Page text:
Mark enjoying some good fire time.

Nolan Creek to Specimen Hill Road

16km, easy

Lucie and Jens were awoken early by a car for slamming. Two men had arrived for some early morning nature photography.

Soon after we all got up to pack our things and have breakfast. The four of us went for a short walk to the sawdust pile (a huge heap left over from mining days) and a small cascade that the men had been photographing. Then, Jens set off in the car and the other three set off on foot, back towards the finishing point from the day before.

The sign for the sawdust heap. The heap itself was probably about 3m high and 5m long.

Jens met us after about 5km and we sat in the car for a chat and morning tea. Then, Jens and Caroline drove off while Mark and Lucie kept walking. We quickly reached some historical chimneys and noticed a drive-in campsite just behind them. The campsite was empty but we saw a concerning amount of smoke rising from a firepit and went to investigate. We were not impressed. The fire was red hot and still had flames. There was a pile of ice dumped nearby (why not use it on the fire?!) and there was litter and leftover dinner scattered around.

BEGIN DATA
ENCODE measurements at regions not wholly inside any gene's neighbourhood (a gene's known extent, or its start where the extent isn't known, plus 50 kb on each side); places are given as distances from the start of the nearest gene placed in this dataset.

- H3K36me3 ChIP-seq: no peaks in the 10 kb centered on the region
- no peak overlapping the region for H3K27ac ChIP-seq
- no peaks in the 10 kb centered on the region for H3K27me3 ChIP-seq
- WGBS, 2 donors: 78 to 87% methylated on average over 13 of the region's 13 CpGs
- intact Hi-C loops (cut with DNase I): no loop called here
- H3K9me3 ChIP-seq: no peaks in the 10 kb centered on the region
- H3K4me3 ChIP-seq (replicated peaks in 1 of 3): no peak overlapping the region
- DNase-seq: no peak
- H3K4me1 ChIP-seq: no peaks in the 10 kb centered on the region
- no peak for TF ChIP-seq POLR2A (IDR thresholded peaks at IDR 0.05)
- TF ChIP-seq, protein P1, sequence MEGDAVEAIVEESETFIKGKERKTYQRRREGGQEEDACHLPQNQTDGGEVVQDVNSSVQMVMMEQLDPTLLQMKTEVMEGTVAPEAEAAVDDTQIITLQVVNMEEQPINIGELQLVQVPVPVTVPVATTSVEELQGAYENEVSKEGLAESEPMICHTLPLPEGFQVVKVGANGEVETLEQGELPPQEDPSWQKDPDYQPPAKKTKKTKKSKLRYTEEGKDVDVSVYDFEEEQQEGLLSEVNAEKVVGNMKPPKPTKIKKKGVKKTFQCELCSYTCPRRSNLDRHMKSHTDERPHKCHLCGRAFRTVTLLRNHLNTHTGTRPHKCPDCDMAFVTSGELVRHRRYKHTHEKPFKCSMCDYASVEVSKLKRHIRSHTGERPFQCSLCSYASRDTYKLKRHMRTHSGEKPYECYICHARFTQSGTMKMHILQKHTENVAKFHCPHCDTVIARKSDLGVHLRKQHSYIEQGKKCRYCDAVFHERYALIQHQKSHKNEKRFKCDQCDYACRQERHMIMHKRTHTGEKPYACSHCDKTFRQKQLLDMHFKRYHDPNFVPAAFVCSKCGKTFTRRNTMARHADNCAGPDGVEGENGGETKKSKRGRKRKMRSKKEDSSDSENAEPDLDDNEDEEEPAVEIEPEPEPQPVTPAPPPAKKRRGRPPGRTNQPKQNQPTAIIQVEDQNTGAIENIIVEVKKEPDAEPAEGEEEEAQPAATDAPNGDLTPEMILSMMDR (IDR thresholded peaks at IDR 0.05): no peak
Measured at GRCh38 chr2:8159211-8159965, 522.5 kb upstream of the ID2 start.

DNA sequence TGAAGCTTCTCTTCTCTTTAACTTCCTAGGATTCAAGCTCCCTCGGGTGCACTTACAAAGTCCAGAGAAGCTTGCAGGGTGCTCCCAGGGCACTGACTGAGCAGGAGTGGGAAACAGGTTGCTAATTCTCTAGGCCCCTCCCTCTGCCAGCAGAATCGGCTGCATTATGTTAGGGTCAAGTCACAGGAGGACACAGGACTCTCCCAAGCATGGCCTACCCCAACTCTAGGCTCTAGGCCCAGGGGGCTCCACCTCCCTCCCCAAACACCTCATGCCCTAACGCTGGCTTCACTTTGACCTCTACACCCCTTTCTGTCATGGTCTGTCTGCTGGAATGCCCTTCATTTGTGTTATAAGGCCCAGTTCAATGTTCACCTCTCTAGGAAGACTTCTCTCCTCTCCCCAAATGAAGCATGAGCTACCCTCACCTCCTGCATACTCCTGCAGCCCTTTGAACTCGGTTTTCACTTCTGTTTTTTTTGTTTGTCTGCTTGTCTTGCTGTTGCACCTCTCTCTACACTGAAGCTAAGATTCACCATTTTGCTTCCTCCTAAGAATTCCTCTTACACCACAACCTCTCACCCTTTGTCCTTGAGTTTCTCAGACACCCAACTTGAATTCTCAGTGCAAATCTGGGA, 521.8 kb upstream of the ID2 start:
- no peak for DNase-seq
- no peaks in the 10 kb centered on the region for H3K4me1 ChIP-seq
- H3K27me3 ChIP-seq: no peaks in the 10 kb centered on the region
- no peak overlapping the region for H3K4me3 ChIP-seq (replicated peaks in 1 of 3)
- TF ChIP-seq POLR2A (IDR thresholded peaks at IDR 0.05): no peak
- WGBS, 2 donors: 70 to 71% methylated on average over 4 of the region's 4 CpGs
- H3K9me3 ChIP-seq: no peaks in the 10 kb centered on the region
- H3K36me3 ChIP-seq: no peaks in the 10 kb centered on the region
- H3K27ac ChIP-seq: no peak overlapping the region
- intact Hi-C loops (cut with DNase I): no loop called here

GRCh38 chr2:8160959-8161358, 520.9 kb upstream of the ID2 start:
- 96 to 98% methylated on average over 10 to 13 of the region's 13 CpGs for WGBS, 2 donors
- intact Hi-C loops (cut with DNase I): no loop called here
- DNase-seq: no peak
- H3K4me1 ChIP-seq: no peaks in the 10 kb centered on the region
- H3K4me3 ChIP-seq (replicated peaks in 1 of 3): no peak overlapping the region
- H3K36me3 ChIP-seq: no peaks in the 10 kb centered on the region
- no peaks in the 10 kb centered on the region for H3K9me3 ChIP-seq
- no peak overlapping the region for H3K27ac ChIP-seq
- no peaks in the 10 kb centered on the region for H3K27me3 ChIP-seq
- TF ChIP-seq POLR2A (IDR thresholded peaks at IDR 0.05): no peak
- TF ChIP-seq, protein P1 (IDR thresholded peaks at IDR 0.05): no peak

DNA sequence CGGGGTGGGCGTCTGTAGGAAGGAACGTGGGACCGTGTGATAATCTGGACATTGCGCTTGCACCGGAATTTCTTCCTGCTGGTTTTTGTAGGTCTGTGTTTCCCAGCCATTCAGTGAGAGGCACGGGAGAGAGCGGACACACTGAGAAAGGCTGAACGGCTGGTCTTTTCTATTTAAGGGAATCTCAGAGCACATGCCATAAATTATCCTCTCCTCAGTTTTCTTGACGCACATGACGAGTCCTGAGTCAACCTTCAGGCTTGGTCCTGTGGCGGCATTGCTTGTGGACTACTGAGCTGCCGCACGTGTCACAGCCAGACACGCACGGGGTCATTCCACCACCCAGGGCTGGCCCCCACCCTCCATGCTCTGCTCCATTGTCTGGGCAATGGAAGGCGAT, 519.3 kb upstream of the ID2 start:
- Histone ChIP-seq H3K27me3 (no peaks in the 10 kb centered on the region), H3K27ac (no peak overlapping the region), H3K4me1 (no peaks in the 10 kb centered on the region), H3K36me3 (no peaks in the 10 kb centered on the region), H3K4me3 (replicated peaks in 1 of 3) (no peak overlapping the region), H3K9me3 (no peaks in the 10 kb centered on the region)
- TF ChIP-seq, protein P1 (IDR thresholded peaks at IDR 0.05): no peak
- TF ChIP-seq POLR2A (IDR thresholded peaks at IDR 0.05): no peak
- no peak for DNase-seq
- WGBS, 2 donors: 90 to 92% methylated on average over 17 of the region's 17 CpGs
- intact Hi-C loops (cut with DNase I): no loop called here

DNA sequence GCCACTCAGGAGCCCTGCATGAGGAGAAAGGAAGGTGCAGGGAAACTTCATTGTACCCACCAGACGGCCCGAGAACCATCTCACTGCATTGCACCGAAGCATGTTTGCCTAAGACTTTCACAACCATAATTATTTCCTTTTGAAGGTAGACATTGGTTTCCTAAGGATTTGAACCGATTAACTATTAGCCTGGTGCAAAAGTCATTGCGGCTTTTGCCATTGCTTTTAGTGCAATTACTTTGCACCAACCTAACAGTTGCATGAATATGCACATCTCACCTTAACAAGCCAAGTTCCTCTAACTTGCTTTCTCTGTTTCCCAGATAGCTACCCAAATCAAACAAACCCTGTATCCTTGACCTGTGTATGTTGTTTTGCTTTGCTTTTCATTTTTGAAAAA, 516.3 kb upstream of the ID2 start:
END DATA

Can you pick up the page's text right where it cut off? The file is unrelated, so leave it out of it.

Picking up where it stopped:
We dragged the logs out of the fire and into some nearby puddles, and used an empty can to throw some puddle water onto the embers and make it safe to leave.

A little way past the fire we found a pile of used shotgun cartridges, a pile of broken clay pigeons and a bunch of rubbish. Man, some people suck!

Instead of photos of people’s mess, here is a big puddle. We had to go around a lot of these.

Fortunately, the rest of the day was better. We walked along a wide dirt track through the forest and then turned onto a smaller track to skirt around Edwards Hill. After another hour or so we reached the same point in Specimen Hill Road where we had finished walking yesterday, and there was the Camry. We drove into Daylesford where we stopped for lunch and then returned to Melbourne.